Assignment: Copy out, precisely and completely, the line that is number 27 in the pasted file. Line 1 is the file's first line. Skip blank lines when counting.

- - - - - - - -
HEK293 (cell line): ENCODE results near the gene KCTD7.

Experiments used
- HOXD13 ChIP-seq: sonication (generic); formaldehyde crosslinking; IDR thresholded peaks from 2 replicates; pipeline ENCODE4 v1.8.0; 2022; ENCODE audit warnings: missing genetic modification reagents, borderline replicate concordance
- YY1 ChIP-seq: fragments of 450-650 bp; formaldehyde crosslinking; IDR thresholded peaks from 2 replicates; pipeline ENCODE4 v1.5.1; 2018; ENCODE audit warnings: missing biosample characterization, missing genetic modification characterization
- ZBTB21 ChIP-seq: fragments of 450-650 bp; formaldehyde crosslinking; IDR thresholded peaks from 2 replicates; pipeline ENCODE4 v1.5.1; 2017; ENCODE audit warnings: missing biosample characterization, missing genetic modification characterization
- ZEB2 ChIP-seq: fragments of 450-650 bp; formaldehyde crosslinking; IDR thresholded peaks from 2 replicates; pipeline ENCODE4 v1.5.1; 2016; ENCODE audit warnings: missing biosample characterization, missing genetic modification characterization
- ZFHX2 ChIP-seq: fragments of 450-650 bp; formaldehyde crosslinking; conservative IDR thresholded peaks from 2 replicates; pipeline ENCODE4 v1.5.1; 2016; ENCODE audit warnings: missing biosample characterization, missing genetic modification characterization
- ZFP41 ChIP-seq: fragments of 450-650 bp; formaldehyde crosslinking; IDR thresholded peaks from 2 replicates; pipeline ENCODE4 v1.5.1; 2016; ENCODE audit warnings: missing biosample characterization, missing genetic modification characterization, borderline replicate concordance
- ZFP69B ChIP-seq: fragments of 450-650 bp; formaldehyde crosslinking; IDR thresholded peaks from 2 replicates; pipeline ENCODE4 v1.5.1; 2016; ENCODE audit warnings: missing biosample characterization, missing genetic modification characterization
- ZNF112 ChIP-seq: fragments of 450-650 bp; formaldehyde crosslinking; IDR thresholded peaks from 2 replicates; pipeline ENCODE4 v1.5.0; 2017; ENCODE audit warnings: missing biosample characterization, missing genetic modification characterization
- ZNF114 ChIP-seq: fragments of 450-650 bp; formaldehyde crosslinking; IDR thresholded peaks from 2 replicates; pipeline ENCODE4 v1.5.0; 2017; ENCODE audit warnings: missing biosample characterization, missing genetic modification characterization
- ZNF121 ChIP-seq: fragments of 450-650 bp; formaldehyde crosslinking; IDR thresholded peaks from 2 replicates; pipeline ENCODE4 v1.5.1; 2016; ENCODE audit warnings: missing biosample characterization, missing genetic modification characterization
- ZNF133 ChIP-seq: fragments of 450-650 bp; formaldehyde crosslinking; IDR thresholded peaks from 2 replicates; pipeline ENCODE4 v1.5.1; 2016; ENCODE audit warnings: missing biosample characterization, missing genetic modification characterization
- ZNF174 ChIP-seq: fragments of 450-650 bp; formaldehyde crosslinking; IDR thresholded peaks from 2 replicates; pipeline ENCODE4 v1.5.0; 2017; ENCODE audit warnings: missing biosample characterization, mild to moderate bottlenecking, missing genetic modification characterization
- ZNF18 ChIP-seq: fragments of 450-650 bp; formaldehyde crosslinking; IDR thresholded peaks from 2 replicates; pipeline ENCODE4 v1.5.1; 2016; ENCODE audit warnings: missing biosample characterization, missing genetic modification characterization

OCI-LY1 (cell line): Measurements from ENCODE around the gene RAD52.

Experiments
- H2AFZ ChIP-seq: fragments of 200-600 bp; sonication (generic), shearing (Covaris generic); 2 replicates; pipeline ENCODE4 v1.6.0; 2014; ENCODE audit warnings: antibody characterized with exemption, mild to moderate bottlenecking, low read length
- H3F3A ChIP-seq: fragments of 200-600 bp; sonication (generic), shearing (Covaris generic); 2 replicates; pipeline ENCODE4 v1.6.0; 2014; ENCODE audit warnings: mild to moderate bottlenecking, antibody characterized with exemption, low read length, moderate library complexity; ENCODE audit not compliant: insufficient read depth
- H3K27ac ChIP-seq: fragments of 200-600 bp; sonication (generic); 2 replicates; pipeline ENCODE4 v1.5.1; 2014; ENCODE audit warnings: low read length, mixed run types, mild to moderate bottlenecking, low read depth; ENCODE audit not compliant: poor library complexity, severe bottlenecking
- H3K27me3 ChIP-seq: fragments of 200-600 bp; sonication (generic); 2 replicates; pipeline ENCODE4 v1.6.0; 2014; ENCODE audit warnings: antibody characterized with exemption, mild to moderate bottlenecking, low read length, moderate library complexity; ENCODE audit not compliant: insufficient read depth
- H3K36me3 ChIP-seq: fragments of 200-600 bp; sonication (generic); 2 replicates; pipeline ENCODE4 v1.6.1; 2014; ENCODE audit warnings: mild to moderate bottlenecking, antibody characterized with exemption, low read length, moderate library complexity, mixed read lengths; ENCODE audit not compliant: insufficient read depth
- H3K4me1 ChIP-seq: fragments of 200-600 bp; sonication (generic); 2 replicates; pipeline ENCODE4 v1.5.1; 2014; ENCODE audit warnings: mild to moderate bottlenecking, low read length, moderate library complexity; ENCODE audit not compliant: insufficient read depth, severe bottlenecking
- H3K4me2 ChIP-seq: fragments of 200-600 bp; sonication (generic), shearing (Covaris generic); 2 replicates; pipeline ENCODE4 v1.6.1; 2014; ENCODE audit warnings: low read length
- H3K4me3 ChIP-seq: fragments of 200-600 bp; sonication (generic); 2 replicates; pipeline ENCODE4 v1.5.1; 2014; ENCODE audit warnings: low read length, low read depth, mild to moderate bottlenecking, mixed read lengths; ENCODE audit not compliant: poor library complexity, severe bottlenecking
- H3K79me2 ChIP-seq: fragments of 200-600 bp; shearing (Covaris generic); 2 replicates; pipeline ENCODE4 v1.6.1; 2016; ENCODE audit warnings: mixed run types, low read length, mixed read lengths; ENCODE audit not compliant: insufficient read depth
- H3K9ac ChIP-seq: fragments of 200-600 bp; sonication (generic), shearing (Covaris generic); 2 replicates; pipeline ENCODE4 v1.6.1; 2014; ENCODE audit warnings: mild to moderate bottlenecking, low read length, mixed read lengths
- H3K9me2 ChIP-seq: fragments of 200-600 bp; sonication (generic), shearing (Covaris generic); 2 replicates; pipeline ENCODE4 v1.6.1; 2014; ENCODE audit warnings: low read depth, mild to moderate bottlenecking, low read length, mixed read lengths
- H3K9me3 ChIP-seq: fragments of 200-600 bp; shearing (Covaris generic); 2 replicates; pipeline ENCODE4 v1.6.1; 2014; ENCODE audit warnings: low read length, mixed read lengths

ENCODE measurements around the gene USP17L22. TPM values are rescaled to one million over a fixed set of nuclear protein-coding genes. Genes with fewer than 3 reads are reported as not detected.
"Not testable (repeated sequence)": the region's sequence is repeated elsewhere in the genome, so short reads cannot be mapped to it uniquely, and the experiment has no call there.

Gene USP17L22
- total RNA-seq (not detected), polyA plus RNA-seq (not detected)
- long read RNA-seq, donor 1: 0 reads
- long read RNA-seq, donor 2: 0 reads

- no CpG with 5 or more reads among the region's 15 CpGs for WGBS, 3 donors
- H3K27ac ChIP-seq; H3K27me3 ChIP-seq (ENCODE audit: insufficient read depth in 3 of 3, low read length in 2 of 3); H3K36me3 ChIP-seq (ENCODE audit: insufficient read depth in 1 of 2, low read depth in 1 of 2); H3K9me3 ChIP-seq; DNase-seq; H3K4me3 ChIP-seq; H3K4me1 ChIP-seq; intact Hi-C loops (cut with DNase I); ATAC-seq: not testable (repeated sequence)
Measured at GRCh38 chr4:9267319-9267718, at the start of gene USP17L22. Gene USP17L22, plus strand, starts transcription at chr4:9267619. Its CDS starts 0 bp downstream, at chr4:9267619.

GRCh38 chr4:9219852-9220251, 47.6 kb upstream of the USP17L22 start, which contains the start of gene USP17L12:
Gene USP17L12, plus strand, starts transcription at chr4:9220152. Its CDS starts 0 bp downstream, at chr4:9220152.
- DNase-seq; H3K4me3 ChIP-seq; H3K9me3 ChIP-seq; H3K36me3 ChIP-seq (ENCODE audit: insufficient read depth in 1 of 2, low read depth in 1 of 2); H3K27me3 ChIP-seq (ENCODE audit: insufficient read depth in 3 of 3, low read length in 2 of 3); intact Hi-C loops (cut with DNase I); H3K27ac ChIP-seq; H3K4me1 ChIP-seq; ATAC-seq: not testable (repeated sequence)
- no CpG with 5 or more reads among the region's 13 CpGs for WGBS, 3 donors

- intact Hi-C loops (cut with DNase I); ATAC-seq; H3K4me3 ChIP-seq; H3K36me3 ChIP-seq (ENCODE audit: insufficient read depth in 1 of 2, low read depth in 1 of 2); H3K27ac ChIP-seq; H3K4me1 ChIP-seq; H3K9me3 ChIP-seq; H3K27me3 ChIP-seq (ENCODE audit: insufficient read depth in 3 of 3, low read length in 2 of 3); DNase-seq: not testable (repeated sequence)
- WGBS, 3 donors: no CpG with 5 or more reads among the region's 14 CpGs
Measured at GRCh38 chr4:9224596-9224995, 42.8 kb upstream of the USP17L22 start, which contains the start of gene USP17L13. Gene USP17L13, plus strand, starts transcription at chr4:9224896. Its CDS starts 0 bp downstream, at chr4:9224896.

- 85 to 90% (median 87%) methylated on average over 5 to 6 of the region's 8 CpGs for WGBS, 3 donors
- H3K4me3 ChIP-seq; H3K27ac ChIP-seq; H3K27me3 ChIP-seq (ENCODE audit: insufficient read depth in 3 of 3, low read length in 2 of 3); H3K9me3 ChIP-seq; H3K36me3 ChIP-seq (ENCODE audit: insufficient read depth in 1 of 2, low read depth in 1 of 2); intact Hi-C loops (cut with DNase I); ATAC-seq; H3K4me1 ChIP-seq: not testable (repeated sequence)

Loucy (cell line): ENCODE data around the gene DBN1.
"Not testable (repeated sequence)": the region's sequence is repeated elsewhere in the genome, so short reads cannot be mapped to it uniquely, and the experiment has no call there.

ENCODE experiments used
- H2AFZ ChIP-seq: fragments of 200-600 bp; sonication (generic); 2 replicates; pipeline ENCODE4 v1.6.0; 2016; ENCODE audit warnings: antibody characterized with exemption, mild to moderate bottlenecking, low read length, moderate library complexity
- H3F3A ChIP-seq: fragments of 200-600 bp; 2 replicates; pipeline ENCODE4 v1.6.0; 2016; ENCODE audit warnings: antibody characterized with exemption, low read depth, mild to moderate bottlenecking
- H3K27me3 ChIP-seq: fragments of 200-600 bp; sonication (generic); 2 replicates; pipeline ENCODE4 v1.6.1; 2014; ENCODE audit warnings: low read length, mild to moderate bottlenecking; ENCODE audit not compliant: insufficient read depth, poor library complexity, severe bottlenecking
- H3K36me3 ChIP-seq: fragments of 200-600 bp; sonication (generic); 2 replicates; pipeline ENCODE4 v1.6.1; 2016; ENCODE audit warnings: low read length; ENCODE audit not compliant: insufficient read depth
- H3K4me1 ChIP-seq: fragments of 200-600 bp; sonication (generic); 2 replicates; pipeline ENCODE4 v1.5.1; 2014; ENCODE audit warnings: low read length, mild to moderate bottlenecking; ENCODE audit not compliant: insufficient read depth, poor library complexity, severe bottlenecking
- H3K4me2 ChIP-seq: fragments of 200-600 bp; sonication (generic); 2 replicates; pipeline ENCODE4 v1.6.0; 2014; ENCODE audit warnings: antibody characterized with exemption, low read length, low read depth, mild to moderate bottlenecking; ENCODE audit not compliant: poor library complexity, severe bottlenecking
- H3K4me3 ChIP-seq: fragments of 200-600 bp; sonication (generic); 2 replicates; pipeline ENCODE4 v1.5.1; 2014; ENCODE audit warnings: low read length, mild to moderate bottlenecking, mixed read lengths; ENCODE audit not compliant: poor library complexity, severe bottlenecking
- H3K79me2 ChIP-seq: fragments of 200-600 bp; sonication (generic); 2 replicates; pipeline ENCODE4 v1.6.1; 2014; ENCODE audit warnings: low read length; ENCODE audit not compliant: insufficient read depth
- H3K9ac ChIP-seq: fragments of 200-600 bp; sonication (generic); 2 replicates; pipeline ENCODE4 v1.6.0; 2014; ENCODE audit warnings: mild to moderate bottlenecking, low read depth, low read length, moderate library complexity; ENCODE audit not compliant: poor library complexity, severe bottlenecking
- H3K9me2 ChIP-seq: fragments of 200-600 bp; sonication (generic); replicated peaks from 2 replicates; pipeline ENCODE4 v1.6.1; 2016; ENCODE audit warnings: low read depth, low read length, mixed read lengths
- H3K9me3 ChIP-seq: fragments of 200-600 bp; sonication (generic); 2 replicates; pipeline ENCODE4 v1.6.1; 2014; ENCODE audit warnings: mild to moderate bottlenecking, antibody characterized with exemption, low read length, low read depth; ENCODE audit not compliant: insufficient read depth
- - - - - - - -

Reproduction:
- H3K9ac ChIP-seq: fragments of 200-600 bp; sonication (generic), shearing (Covaris generic); 2 replicates; pipeline ENCODE4 v1.6.1; 2014; ENCODE audit warnings: mild to moderate bottlenecking, low read length, mixed read lengths